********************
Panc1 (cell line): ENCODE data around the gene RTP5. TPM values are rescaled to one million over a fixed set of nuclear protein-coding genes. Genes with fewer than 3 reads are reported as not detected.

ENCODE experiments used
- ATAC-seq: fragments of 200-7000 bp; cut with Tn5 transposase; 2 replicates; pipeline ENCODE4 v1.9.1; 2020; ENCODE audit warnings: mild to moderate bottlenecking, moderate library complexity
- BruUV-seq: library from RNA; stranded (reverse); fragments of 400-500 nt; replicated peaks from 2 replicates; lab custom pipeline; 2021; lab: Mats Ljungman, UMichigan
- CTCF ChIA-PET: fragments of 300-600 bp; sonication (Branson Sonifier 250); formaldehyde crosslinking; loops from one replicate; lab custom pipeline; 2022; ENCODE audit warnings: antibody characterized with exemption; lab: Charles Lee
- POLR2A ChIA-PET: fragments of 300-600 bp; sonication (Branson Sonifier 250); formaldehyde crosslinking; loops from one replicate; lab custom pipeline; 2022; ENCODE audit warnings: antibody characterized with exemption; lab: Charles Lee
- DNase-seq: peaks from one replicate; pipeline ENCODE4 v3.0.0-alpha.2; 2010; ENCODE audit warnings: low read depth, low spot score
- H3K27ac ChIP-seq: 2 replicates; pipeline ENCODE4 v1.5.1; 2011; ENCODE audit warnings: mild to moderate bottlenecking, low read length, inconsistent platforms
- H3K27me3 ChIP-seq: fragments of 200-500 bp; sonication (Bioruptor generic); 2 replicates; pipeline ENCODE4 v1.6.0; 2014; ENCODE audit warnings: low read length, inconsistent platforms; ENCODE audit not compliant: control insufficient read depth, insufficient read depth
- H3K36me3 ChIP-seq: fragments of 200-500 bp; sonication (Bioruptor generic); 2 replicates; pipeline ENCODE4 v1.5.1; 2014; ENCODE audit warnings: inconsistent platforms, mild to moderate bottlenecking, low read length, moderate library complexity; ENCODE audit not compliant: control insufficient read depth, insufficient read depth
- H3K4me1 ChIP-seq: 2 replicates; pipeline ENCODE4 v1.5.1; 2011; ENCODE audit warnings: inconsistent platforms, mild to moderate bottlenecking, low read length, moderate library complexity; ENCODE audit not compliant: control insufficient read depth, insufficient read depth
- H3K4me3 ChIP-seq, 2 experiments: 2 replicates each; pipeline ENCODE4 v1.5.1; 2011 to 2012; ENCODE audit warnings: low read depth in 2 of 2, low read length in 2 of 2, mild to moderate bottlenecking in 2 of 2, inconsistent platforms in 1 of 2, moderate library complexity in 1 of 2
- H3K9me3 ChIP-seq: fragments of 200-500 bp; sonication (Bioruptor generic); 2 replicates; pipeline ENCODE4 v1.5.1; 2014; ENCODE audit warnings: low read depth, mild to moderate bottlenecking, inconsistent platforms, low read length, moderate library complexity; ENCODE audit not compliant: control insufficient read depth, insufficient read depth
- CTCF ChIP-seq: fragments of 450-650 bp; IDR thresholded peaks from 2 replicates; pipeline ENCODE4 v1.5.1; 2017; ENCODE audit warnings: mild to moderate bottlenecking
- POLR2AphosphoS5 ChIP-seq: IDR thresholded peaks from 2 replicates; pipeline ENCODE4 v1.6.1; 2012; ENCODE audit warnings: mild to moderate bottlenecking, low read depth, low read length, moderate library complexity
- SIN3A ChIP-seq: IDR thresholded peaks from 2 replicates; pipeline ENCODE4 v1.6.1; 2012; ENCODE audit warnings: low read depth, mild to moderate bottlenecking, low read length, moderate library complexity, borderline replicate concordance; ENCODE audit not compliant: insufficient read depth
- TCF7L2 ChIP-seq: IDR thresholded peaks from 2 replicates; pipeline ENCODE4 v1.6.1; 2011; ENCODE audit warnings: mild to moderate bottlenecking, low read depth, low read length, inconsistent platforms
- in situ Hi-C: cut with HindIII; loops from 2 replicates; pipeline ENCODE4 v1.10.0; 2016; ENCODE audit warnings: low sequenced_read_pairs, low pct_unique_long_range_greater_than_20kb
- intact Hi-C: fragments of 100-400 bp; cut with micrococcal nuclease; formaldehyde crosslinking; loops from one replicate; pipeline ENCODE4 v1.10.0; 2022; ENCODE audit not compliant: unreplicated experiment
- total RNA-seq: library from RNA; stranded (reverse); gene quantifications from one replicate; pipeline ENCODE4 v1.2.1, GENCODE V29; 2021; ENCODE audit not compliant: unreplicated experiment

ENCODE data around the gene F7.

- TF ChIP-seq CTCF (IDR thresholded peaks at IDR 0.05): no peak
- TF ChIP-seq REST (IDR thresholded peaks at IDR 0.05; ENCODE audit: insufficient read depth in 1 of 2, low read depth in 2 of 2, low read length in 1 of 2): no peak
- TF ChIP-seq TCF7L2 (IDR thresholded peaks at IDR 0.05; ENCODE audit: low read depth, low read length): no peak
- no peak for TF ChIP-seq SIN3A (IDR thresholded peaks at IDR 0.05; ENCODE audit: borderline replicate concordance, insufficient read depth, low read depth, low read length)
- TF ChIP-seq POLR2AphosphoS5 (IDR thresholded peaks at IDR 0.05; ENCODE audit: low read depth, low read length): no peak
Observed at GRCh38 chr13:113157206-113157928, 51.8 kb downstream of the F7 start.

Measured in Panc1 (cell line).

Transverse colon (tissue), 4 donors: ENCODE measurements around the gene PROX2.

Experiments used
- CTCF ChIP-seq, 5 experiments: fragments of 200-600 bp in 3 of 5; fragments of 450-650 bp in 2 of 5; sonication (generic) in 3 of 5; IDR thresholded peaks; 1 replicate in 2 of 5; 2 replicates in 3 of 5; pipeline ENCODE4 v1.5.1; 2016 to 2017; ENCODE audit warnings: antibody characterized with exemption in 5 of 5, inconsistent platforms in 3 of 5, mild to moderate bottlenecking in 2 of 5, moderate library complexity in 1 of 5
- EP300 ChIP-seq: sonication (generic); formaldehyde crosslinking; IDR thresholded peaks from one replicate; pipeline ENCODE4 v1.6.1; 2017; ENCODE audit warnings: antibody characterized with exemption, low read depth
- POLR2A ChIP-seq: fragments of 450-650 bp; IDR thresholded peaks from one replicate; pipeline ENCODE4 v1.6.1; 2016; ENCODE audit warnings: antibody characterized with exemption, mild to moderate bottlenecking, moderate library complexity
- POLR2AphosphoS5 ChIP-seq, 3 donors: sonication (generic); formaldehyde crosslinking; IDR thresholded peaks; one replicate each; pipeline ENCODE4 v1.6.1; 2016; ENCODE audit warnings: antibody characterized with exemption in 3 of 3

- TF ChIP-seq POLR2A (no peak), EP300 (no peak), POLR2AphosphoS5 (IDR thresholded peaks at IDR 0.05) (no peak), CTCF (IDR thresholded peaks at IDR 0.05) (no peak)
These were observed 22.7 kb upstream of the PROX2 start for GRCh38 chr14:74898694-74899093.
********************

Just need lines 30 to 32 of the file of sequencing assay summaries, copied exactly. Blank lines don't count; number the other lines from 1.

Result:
Experiments used
- CTCF ChIP-seq, 5 experiments: fragments of 200-600 bp in 3 of 5; fragments of 450-650 bp in 2 of 5; sonication (generic) in 3 of 5; IDR thresholded peaks; 1 replicate in 2 of 5; 2 replicates in 3 of 5; pipeline ENCODE4 v1.5.1; 2016 to 2017; ENCODE audit warnings: antibody characterized with exemption in 5 of 5, inconsistent platforms in 3 of 5, mild to moderate bottlenecking in 2 of 5, moderate library complexity in 1 of 5
- EP300 ChIP-seq: sonication (generic); formaldehyde crosslinking; IDR thresholded peaks from one replicate; pipeline ENCODE4 v1.6.1; 2017; ENCODE audit warnings: antibody characterized with exemption, low read depth